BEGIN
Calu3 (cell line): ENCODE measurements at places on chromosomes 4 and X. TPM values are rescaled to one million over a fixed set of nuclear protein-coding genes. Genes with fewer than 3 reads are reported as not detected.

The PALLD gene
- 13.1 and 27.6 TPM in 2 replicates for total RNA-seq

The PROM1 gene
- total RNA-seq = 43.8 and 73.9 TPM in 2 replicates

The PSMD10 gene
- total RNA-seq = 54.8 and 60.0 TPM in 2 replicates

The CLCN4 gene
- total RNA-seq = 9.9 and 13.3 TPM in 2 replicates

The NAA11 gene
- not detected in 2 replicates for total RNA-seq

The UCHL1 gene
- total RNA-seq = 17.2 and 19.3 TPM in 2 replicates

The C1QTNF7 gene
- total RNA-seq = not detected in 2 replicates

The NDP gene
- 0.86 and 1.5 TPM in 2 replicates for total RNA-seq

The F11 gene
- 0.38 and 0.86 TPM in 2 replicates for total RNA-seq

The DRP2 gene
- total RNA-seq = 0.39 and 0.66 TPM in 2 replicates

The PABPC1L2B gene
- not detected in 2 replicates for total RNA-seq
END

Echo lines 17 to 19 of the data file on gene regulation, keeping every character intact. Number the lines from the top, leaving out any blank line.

- 0.86 and 1.5 TPM in 2 replicates for total RNA-seq

The F11 gene
- 0.38 and 0.86 TPM in 2 replicates for total RNA-seq